Comparisons of dynamic triggering near Beijing, China following recent large earthquakes in Sumatra



[1] Dynamic triggering around the Fangshan Pluton near Beijing is repeatedly identified. Here we report clear triggered events in this region during the surface waves of the 2012 Mw8.6 Sumatra earthquake. However, we do not find any triggered events during the G2 waves of the Mw8.6 event, and the surface waves of the Mw8.2 Sumatra earthquake that occurred two hours later. The peak ground velocities of the 2012 Mw8.2 event are around the apparent triggering threshold of 0.1–0.2 cm/s in this region. Hence, the fact that this event did not trigger does not require an influence of elapsed time since last trigger (the Mw8.6 mainshock), but is consistent with it. The lack of triggering during the G2 wave of the 2012 Mw8.6 mainshock may be caused by relatively weak surface-wave signals in the intermediate period of 100–10 s.

1. Introduction

[2] Dynamically triggered earthquakes have been widely observed at different tectonic environments. These include active plate boundary faults, geothermal/volcanic regions with active background seismicity [Hill and Prejean, 2007, and references therein], and intraplate regions with low background seismicity [e.g., Jiang et al., 2010; Gonzalez-Huizar and Velasco, 2011]. Compared with static and quasi-static triggering that only occur within a few rupture lengths of a mainshock, dynamic triggering could reach to thousands of kilometers away and is mostly caused by transient stresses associated with large amplitude surface waves. The main factors affecting the triggering potential include the peak ground velocity (PGV), frequency content and the incident angle of the triggering wave [Wu et al., 2011], background seismicity and ambient conditions around the triggered sites [Gomberg, 2010].

[3] Recently, Daniel et al. [2008] compared the triggering behavior of two Ms6.6 earthquakes occurred in southern Iceland in 2000 that were separated by 3 days. They found that the second mainshock triggered a much smaller percentage of earthquakes as compared with the first one, despite their similar magnitudes. They suggested that the first mainshock may have depleted the nucleation points available for rupture, and it took time for them to become available. Based on the high seismicity rate and lack of widespread triggering in Japan, Harrington and Brodsky [2006] proposed another model where frequent occurrence of shaking may prevent the formation of clogged fractures available for triggering effects via fracture unclogging [Brodsky et al., 2003]. These recent studies suggest that time since previous trigger could be another factor that control the triggering behavior. However, it is not clear whether other factors also contribute and which plays the most important role in controlling the triggering behavior.

[4] In this study, we focus on dynamic triggering around the Fangshan region near Beijing, China (Figure 1), which is located at the border between the Taihang mountain and the North China basin. The Fangshan Pluton was formed during a dioritic intrusion at c. 130 Ma. Its lithological boundary to the host rock is characterized by aureole-shape ductile shear zones. Dynamically triggered earthquakes have been repeatedly observed around this region [Peng et al., 2010; Jiang et al., 2010; Wu et al., 2011; Wang et al., 2011]. The triggered events are shown as clear P and S waves in the 5 Hz high-pass-filtered three-component seismograms during the passing surface waves of large distant earthquakes.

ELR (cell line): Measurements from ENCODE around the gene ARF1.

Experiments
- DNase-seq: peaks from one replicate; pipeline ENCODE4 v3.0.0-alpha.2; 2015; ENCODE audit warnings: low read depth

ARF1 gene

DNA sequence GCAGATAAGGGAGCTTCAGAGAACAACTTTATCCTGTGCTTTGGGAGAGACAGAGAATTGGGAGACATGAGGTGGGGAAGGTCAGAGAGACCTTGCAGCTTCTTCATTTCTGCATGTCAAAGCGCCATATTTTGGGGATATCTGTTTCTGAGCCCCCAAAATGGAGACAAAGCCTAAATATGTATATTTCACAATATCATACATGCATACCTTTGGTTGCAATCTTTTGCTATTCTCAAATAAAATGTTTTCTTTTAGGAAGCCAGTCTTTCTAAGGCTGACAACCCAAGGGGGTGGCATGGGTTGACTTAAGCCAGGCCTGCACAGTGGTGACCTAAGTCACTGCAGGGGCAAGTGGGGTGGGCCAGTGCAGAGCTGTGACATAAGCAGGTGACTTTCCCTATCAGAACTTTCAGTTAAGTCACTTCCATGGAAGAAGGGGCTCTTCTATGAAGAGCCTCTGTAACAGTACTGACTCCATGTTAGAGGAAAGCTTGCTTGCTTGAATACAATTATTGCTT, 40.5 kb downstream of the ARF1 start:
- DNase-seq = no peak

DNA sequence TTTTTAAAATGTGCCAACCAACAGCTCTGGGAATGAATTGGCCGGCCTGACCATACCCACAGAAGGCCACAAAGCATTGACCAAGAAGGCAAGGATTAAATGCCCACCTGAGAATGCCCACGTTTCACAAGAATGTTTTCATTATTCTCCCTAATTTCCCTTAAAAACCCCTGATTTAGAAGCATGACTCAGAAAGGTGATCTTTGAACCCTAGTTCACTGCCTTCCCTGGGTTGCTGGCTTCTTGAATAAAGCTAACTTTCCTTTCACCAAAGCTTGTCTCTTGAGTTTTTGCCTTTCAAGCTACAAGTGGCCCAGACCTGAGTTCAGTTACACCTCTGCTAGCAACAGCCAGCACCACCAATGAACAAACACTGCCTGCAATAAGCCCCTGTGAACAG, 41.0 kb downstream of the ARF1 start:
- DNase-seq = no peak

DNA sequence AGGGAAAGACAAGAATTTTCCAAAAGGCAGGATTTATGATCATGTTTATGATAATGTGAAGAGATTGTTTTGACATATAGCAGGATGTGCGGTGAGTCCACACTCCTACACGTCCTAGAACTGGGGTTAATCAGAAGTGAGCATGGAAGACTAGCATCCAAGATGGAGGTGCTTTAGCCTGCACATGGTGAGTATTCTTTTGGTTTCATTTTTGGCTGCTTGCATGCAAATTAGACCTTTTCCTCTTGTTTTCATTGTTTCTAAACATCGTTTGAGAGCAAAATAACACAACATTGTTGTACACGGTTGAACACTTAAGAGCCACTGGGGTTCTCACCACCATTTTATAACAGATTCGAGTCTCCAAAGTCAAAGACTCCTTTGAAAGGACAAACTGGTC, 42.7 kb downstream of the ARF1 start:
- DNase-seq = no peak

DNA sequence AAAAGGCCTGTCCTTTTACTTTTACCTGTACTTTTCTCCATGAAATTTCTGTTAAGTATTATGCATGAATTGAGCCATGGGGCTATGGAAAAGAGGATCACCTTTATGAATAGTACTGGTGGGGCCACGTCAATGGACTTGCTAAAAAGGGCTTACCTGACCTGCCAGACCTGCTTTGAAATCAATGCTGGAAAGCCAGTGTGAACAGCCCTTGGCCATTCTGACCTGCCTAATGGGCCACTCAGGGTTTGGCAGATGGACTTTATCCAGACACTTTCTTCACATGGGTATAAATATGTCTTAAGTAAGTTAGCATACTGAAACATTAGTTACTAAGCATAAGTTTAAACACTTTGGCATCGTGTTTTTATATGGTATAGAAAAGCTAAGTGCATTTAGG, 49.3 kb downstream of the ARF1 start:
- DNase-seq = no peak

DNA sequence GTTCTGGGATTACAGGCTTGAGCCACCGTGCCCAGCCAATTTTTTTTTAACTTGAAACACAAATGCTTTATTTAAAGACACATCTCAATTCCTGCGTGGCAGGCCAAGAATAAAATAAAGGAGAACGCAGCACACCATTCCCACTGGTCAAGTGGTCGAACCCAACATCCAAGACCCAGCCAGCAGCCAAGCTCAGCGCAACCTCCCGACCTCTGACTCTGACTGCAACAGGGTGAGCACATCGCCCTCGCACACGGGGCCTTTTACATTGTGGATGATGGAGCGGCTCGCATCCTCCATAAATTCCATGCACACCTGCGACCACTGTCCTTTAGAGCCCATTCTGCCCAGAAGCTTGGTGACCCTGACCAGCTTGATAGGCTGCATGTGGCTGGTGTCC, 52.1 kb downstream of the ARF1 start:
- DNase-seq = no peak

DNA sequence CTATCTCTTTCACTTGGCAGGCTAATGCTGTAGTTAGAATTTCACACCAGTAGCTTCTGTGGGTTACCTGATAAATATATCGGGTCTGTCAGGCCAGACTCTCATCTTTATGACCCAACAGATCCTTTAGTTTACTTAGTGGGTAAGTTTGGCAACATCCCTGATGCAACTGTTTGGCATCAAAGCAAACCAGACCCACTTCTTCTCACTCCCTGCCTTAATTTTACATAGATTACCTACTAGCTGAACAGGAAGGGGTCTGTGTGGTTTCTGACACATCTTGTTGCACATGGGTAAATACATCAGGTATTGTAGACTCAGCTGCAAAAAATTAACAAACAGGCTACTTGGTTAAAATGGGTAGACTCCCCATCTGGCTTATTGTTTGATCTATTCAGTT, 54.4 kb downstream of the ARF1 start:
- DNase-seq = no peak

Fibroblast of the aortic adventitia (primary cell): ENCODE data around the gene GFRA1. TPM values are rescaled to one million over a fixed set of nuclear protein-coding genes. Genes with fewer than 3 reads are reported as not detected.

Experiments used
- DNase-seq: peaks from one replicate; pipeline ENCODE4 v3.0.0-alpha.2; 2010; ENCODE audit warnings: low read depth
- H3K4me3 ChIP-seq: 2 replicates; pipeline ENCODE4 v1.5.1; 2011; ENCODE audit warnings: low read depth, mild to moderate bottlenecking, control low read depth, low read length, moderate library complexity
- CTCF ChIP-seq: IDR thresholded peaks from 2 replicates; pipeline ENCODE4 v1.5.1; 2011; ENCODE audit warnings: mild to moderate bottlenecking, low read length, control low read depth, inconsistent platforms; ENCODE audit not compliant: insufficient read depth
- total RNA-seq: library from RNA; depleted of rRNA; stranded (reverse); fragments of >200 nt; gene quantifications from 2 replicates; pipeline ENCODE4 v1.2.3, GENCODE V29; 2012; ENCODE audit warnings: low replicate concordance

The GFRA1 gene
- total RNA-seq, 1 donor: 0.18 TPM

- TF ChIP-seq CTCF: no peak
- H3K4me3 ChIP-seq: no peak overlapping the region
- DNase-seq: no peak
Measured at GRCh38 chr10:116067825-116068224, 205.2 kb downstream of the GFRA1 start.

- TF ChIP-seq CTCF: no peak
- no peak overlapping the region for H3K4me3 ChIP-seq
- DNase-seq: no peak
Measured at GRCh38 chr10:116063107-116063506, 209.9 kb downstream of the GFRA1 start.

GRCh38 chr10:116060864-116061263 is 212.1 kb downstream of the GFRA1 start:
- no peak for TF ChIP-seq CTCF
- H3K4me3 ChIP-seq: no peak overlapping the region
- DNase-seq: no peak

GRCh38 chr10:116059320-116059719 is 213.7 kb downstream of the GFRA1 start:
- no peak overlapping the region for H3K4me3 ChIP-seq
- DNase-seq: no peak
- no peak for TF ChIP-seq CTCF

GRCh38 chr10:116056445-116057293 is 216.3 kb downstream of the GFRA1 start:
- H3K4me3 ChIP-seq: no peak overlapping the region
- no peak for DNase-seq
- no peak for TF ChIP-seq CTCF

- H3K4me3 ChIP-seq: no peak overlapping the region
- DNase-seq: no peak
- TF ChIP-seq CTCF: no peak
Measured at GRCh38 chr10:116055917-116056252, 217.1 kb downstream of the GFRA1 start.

Figure 1.

Map view of the study region around Beijing, China. Triangles mark seismic stations from the BJ, BU, and IC networks. Red lines show major faults in the study area, with the Babaoshan Fault (BBSF), and Huangzhuang Gaoliying Fault (H-GF) marked. The stars show locations of local earthquakes triggered by several teleseismic earthquakes, and the colors of the triggered earthquakes correspond to those of the triggering mainshock shown in the inset. The inset shows a map around China with the box corresponds to the study region.

[5] Here we examine dynamic triggering around the Fangshan region following the most recent 2012/04/11 Mw8.6 Sumatra earthquake and its large Mw8.2 aftershock that occurred 2 hours later. These two earthquakes have caused a transient increase of global seismicity, mainly due to their large-amplitude Love waves excited by the strike-slip faultings [Pollitz et al., 2012]. In addition, the relative short duration between the two Mw ≥ 8 events allow us to examine the recurrence time of dynamic triggering since last trigger [e.g., Daniel et al., 2008] and other factors (e.g., PGVs, frequency content) that control triggering around Fangshan pluton.

2. Data and Analysis Procedure

[6] The seismic data analyzed in this study is recorded by the Beijing digital seismic network BJ (operated by the Beijing Earthquake Administration) and BU (operated by Institute of Geophysics, China Earthquake Administration). There are 49 stations in the BJ and BU networks, of which 35 have broadband sensors, and 14 have short-period sensors. Following our previous studies [Peng et al., 2010; Wu et al., 2011], we download the continuous waveforms 8 hours before and after the first 2012 Sumatra earthquake from both networks. We also include the waveforms recorded by the broadband station BJT that belongs to the New China Digital Seismic Network (IC). In addition, we re-examine the waveforms for other 5 Sumatra earthquakes (2004 Mw9.2, 2005 Mw8.6, 2007 Mw8.5, 2007 Mw7.9 and 2010 Mw7.8) and use them for comparison.